Essentially, you can have all the marketing automation, asset management, forecasting, budgeting and planning you need, on a platform that’s easily scalable to fit any size organization and can grow with you as your organization grows. It helps make virtually any marketing organization more transparent and efficient.

BrandMaker isn’t the only provider offering cloud services. You’ll find that Oracle, Aprimo (now Teradata), IBM and others offer a form of them as well. But the fact that BrandMaker is new to the U.S. market, and that they have already made a strong impression in the Marketing Resource Management world, makes the offering rather exciting.

Defining Roles with a Marketing Operations Consultant

Last week, we identified key considerations when forging a partnership to implement a Marketing Operations initiative.This week, we’re going to take it one step further.

Oftentimes Marketers looking to implement Marketing Operations technology will also work with a consultant to help them navigate their software choices, better understand their needs and how the technology can solve their issues, and work with them through the implementation and beyond. If you choose to work with a consultant, how “hands-on” you choose to be in the process has a direct impact on the ultimate success of the implementation and your overall costs.

working with a marketing consultant

Like anything in life, the relationship requires a balance: relying too much on the consultant may result in high costs and a solution that doesn’t quite fit, while not relying on the consultant enough may produce an inflated timeline and increase the risk of project failure.

So how do you strike the right balance?

As Marketing Operations consultants, we’ve worked with Marketers in all different types of companies — from major, world-wide retailers, to financial giants, to the top name in sports apparel. Each relationship we forge is different. It’s based on the individual Marketing Department and the goals of the CMO and his or her team. But with every relationship, we’ve found that striking a balance in the roles and responsibilities between our clients and us is critical to the success of the project. By “success,” we mean getting the project done on time, having a final outcome that fits our clients’ needs and doesn’t blow the budget. 

If you look at the roles and responsibilities in terms of a continuum, with the Marketer taking on most of the work on one end, and the consultant taking on the majority of the responsibilities on the other end, the most productive place to be in terms of getting work done is somewhere in the middle where the consultant and the Marketer share the responsibilities.

Defining Roles with a Marketing Operations Consultant

The following are the different roles an MO consultant may take in terms of dividing responsibilities with a Marketer, and how that impacts the project:

Advisor (Where the Marketer takes on the majority of the responsibility):

  • Requires more internal resources because you are taking on the bulk of the responsibility for the project implementation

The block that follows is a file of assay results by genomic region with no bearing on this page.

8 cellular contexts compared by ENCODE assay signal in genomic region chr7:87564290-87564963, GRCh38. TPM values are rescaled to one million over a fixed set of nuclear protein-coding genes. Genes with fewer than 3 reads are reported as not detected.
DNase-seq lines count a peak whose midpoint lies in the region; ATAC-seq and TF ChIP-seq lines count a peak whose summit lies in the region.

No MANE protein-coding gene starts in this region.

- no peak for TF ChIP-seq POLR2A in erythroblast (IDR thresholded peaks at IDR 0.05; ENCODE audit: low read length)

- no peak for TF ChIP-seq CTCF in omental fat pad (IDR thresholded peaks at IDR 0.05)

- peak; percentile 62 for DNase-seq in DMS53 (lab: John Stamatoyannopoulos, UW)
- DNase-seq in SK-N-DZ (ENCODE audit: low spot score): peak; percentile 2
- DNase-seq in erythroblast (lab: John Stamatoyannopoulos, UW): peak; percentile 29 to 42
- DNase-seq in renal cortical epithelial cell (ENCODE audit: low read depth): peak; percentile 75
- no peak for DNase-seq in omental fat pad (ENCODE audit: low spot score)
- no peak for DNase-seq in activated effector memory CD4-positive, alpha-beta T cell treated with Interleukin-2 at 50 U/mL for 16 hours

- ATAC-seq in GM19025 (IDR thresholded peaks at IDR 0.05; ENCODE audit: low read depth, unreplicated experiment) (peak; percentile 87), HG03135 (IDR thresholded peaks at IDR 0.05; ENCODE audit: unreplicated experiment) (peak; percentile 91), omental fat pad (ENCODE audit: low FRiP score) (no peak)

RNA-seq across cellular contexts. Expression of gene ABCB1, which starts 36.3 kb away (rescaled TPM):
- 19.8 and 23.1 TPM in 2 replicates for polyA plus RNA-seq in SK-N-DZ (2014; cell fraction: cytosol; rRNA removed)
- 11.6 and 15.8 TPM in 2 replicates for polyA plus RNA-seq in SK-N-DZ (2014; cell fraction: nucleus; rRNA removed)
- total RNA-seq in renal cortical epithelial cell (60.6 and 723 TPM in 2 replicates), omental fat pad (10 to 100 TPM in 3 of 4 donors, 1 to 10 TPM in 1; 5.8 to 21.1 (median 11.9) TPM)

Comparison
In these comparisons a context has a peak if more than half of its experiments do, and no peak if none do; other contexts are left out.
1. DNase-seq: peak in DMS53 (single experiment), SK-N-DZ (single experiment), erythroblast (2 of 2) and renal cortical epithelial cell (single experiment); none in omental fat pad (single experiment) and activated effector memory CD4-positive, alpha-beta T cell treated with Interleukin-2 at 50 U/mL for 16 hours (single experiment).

• External resources (i.e. the consultant) provide advisory support only
  • Increased risk in project failure/delay because internal teams rarely have the experience and insights to do a large-scale MO implementation
  • Lower external resource cost since the role of the external resources is marginalized
  • Potentially longer time to benefits realization since internal resources are working outside their area of expertise

Coach (Midway between an Advisor and a Partner)

  • Internal resources have some Marketing Operations implementation experience
  • Helps keep costs down, while working more closely with the consultant vs. an Advisor role

Partner (A division of the responsibilities between the Marketer and the consultant)

  • Work side by side with internal and external team members
  • Design decisions made with a complete understanding of the organization’s critical requirements
  • Ensure knowledge transfer from the consultant to the Marketer
  • Minimize project risks
  • Increased project cost with quicker realization of benefits

Driver (Midway between a Partner and an Owner)

  • Costs tend to rise a bit more than with a Partner role, since the consultant is taking on more of the responsibilities
  • There is an increased risk of the final project not meeting organizational needs

Owner (The consultant takes on the majority of the responsibilities)

  • External resources implement the Marketing Operations system
  • Software configuration may not meet organizational requirements since the Marketer has minimal involvement
  • Less knowledge transfer from the consultant to the Marketer
  • Increased risk of lower user acceptance since less change management is likely to occur (See our post on why Change Management is critical).
  • Higher implementation costs due to heavy reliance on external support

Striking a balance of responsibilities with your Marketing Operations consultant not only results in a better end product that more effectively fits your needs, but it also typically results in a shorter timeframe and better transfer of knowledge that will help your team to better adapt to the new technology. After all, this is your technology investment. Give it the best chance of succeeding by knowing when to trust the experts and turning over the reins – without losing your voice in the process.